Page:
Suffolk Sheriff Vincent DeMarco told county legislators Thursday that federal investigators had to step into the prosecution of former county Conservative Party Chairman Edward Walsh as a result of a “true moral failure” by Suffolk District Attorney Thomas Spota’s office.
DeMarco, a Conservative, echoed federal prosecutors’ motions in Walsh’s federal trial last month, which said Spota “thwarted” early attempts to investigate when Walsh was at work.
DeMarco said the U.S. attorney’s office “had to get involved in some recent cases ... is because of true moral failure from ... the district attorney’s office. And that’s why the U.S. attorney’s office did get involved.”
DeMarco pressed lawmakers on the Public Safety Committee to increase oversight of the district attorney’s office. “To me that’s truly where it’s needed,” DeMarco said. “I understand that some of you may feel intimidated or there might be a fear factor there.”
Walsh was convicted March 31 in U.S. District Court of wire fraud and theft of government funds for illegally collecting more than $200,000 in pay and overtime as a Sheriff’s lieutenant for time he spent golfing, gambling and conducting Conservative Party business.
In a statement, Spota spokesman Robert Clifford said DeMarco’s assertions were, “fiction. At all times the District Attorney was ready, willing and prepared to meet with the Sheriff to begin an investigation into corruption in the Sheriff’s Department just as he has in every other law enforcement agency and political party in Suffolk County.”
Clifford added that, “with no explanation,” sheriffs “investigators failed to show up for two scheduled meetings and promises to schedule addition meetings did not materialize.”
Federal prosecutors said in a pretrial motion in the Walsh case that Spota blocked efforts by DeMarco to investigate Walsh. They cited a May 7, 2014 meeting at which DeMarco asked Spota to subpoena Walsh’s records from a golf course for his internal investigation. According to the motion, Spota told DeMarco, “I am not subpoenaing anything.”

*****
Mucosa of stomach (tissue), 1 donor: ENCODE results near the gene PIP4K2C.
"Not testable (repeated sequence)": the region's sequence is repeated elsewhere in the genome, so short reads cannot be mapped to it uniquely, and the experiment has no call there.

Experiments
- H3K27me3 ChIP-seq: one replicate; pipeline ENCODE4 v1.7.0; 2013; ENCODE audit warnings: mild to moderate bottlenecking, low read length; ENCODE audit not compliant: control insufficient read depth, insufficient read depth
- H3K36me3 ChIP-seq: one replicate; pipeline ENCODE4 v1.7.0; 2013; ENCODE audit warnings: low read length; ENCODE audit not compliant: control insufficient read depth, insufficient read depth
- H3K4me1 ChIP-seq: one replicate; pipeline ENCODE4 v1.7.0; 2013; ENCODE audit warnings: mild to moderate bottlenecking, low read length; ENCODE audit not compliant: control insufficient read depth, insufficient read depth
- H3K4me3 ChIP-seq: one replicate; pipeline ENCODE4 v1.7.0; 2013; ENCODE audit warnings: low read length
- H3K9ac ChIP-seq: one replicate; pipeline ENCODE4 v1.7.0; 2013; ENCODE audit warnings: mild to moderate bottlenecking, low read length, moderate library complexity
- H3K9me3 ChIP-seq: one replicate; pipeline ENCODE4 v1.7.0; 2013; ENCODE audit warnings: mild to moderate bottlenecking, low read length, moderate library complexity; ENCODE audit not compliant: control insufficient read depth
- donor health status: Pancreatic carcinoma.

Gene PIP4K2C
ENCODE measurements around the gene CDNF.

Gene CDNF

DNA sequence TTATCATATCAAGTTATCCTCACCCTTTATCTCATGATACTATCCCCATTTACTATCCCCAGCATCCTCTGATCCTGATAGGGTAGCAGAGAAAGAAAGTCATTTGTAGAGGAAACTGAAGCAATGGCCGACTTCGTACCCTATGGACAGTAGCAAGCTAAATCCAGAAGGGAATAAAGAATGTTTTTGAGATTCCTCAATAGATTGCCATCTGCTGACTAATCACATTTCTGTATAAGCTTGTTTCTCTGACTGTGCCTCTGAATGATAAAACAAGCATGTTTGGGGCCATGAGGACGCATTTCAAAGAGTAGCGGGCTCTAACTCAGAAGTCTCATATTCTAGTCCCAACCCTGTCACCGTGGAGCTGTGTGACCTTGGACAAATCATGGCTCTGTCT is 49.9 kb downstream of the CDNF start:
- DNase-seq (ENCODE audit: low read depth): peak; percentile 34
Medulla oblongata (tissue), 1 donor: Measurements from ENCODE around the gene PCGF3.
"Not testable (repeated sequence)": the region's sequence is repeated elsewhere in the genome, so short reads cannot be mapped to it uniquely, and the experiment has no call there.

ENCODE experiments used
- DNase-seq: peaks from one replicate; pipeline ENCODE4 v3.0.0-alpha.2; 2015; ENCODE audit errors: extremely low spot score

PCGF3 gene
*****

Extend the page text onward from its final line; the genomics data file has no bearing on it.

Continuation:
DeMarco testified Thursday in support of a proposed measure to require the sheriff’s Office to provide quarterly reports to lawmakers about internal affairs complaints. The legislature passed a similar bill concerning the police department after former Chief of Department James Burke pleaded guilty in February to federal charges of violating the civil rights of a Smithtown man and then orchestrating a cover-up.
DeMarco said he understood why lawmakers had put forward the bills.
“Yet, I don’t see any legislation on an agenda for any oversight of the district attorney’s Office, and to me that’s truly where it’s needed,” he said. “I’ve experienced the fear of the intimidation, so I know what that feeling is, but you have to power through it, and I know you’re all brave and I hope you do.” Public Safety Committee Chairwoman Legis. Kate Browning (WFP-Shirley) said the case “shouldn’t have had to go to the U.S. attorney’s office. His comments were out of frustration for lack of cooperation by the D.A.’s office.”
Presiding Officer DuWayne Gregory (D-Amityville) said during the meeting, “I can see the frustration on his face and can’t imagine being put in a position where you have someone under your command and control that is obviously violating the law and you want to do something about it and you feel restricted.”